Looking for the perfect special occasion dinner? This balsamic dijon beef tenderloin roast is both simple and impressive. Served with a Meyer lemon gremolata, it’s great as a holiday dish too!
This beef tenderloin roast took 5 different stores and a heck of a lot of frustration to procure.
Apparently, you can buy beef tenderloin in cute little 1 pound or less steaks (which is basically filet mignon) or, you can buy about 9 pounds of it in roast form (9 pounds x an average of $15.99/lb, you can quickly do that math and figure out why I didn’t give up and just buy the huge roast) but, you cannot easily find a 2-3 pound roast for say, a normal 4 serving dinner.
I might’ve let out an audible “finally!” in the meat department when I found this.
Luckily, it was 8:45pm and the place was about to close so not too many people got to witness the crazy.
So, Valentine’s Day…
I can’t even remember the last time we actually did something for it since someone always seems to be working or traveling somewhere.
This year will be no different as Ulysses is working and I’ll likely be spending it visiting my brand new niece but it made eating this beautiful balsamic dijon beef tenderloin roast a week early seem ok.
If you’re someone who likes steak medium or more well done, this isn’t the recipe for you.
Don’t bother wasting your money (because this meal isn’t necessarily cheap, although cheaper than ordering it at a restaurant for sure) on this cut of meat and go cook a flank steak or something to death instead.
If you’re someone, however, who gets giddy at the sight of that perfectly still almost bleeding red color and opening that 20 year aged balsamic vinegar that’s been hiding in the cabinet since your trip to Italy 2 years ago…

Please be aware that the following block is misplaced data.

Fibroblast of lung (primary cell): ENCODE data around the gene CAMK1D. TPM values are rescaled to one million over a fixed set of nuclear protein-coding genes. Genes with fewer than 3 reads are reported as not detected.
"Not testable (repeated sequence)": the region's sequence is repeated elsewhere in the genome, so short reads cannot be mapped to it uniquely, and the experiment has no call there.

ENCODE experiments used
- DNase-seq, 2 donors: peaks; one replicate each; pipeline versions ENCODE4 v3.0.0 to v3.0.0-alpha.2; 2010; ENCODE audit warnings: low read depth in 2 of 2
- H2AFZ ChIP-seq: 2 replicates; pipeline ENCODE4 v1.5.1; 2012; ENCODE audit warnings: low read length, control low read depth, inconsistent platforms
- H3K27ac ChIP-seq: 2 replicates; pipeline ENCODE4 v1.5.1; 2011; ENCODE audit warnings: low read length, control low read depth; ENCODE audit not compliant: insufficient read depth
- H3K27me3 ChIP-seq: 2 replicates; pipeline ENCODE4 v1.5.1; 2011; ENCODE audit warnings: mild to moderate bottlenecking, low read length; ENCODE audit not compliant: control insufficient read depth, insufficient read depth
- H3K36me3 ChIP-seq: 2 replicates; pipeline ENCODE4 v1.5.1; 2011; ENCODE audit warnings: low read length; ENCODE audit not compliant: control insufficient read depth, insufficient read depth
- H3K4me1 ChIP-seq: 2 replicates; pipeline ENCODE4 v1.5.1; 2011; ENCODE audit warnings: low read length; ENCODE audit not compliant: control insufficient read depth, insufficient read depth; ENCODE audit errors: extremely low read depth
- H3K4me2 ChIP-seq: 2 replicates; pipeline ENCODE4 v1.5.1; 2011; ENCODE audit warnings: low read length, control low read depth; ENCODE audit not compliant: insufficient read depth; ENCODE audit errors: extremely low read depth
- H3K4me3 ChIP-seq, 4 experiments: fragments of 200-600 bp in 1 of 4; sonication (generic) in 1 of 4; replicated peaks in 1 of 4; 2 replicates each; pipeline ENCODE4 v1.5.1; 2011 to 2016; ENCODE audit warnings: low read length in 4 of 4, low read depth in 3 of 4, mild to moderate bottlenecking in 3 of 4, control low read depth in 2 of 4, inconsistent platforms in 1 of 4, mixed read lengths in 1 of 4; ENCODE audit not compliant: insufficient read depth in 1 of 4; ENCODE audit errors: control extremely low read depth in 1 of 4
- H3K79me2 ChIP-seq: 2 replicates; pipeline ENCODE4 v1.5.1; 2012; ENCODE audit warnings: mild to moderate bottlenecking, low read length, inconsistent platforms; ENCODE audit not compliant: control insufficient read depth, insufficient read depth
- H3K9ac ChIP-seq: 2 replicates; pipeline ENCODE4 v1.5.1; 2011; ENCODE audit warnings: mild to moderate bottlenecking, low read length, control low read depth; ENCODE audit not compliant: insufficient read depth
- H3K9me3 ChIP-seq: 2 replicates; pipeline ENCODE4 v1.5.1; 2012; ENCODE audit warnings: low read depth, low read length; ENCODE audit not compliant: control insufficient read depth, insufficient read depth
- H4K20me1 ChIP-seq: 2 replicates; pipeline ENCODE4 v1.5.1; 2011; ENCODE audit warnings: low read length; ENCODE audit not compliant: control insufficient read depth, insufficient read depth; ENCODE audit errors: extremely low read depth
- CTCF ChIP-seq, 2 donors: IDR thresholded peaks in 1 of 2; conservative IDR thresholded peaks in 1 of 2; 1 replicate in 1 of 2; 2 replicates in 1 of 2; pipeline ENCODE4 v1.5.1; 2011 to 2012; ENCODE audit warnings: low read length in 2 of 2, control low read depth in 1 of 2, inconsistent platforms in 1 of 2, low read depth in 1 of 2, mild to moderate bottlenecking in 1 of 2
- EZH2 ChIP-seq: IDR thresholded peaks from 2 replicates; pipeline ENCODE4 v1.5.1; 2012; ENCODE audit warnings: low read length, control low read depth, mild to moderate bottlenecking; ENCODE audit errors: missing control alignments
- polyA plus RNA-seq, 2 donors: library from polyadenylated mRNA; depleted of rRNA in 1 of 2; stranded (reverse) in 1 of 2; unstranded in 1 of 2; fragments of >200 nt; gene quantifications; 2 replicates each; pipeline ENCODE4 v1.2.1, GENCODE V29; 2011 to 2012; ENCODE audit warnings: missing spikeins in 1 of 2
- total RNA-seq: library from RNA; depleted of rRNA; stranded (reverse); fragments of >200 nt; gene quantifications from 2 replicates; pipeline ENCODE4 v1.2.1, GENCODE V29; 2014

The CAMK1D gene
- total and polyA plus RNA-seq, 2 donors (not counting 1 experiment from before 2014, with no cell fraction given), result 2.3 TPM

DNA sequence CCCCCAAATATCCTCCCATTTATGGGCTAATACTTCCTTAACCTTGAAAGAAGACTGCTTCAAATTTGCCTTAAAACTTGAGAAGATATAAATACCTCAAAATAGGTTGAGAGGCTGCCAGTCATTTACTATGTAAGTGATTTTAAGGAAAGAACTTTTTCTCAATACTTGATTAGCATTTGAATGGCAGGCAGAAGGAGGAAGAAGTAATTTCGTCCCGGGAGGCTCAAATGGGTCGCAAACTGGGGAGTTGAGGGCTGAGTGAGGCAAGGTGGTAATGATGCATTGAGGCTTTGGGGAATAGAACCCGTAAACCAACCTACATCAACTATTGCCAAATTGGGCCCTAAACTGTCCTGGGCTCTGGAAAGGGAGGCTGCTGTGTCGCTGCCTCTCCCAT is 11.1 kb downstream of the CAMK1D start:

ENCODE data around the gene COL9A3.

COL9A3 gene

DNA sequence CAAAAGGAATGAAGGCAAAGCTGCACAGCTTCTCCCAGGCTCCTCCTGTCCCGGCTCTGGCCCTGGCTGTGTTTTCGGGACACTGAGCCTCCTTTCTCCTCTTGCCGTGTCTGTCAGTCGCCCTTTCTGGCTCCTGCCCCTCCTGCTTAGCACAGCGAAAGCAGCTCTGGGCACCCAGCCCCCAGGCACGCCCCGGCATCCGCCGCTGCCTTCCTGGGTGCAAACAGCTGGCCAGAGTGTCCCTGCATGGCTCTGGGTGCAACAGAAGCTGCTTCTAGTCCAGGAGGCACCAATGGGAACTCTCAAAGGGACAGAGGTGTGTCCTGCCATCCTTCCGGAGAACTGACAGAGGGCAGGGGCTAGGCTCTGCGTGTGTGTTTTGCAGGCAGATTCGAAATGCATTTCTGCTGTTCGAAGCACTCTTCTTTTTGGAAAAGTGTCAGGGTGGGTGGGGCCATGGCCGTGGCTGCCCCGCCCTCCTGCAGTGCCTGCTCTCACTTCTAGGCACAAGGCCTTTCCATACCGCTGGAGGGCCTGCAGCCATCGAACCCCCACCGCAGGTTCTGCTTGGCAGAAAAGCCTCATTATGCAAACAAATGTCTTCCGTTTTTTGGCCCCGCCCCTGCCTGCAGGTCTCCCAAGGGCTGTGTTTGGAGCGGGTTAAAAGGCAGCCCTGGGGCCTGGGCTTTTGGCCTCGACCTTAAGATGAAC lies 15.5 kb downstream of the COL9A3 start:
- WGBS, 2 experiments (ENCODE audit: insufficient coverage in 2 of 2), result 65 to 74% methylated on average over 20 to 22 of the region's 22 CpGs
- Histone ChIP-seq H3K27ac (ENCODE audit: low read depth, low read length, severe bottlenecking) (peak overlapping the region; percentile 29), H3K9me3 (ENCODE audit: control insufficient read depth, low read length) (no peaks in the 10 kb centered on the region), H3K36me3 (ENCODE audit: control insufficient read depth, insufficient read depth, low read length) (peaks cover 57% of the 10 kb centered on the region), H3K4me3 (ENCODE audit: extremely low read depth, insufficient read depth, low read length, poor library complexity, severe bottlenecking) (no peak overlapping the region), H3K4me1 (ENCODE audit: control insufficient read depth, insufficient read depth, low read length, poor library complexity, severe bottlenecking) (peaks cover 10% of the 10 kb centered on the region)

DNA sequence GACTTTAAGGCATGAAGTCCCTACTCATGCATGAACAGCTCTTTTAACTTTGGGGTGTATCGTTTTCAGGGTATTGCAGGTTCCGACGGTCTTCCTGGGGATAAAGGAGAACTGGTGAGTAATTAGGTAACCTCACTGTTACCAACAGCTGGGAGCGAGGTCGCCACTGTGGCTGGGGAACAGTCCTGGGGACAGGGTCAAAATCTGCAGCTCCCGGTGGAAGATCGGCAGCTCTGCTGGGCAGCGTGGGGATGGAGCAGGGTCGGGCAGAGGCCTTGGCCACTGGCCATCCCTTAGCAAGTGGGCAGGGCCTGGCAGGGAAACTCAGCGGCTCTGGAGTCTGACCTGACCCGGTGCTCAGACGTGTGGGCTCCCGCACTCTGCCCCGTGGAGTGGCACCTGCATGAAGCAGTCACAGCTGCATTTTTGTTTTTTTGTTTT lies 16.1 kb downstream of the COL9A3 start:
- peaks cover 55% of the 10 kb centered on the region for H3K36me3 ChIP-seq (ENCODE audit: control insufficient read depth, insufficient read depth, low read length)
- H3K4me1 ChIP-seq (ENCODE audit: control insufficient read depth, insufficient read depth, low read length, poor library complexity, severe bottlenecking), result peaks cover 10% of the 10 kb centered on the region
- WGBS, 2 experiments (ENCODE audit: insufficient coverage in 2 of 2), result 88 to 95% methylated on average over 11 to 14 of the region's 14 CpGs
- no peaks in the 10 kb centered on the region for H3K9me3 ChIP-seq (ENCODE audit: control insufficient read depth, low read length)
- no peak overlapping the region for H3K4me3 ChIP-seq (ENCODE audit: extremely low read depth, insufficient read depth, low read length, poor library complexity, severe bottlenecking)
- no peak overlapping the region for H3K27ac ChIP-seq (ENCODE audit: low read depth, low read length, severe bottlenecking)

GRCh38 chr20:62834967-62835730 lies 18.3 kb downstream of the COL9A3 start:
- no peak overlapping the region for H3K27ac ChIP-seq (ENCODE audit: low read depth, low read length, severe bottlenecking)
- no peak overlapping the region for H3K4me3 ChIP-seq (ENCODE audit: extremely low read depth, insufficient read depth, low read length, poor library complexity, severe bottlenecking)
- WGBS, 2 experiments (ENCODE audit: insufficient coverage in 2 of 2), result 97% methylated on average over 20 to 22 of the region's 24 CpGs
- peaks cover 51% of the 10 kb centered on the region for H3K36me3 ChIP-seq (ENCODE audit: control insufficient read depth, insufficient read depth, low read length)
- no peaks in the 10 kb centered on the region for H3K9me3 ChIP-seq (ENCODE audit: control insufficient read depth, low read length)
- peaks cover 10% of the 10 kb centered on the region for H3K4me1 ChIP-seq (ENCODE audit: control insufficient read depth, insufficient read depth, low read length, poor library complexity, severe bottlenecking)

THIS is what you need to make for Valentine’s Day.
It’s beyond simple (a beef tenderloin roast that cooks for less than 30 minutes, say whaaaa??) and there’s literally nothing in the world that goes better with this meal than a glass of dark, chewy red wine.
Rare steak + red wine…both aphrodisiacs.
While this recipe cooks entirely in the oven, you could always switch up the method and try a reverse sear with this recipe. It would also work great and ensures an evenly cooked roast every time.
The crust is mustardy and sweet from the balsamic (seriously, buy some good stuff for this recipe) and salty while the Meyer lemon gremolata makes every bite pop with freshness.
It’s basically like my dream bite of flavors all on one forkful.
Looking for other Valentine’s Day dinner ideas?
Pistachio Crusted Lamb Chops with Red Wine Cherries
Citrus Braised Lamb Shanks with Green Harissa
Sun Dried Tomato Pesto Stuffed Flank Steak
Balsamic Dijon Beef Tenderloin
For the Beef Tenderloin
- 2.5 pound beef tenderloin roast
- kosher salt
- freshly ground black pepper
- 3 tablespoons grainy dijon mustard
- 1 1/2 tablespoons aged balsamic vinegar
For the Lemon Gremolata
- 3/4 cup finely chopped parsley
- 2 tablespoons finely chopped basil
- zest of 2 Meyer lemons
- 1 small clove garlic minced
For the Beef Tenderloin
- Preheat oven to 500 degrees and line a baking sheet with tin foil.
- Tie roast in 3-4 places with kitchen string/twine.
- Place roast on baking sheet and season generously with salt and pepper.
- Mix mustard and balsamic vinegar in a small bowl and spread all over the top of the roast.
- Place roast in the oven for 25 minutes for a rare to medium rare steak.
- Remove from oven, cover with tin foil and let rest for 10-15 minutes before slicing.
- Serve with gremolata.
- Combine the parsley, basil, lemon zest and garlic in a small bowl and mix together.
This website provides approximate nutrition information for convenience and as a courtesy only. Nutrition information can vary for a variety of reasons. For the most precise nutritional data use your preferred nutrition calculator based on the actual ingredients you used in the recipe.
Gina Matsoukas is the writer, founder, photographer and recipe developer of Running to the Kitchen — a food website focused on providing healthy, wholesome recipes using fresh and seasonal ingredients as much as possible. Her work has been featured in numerous media outlets both digital and print, including MSN, Huffington post, Buzzfeed, Women’s Health and Food Network.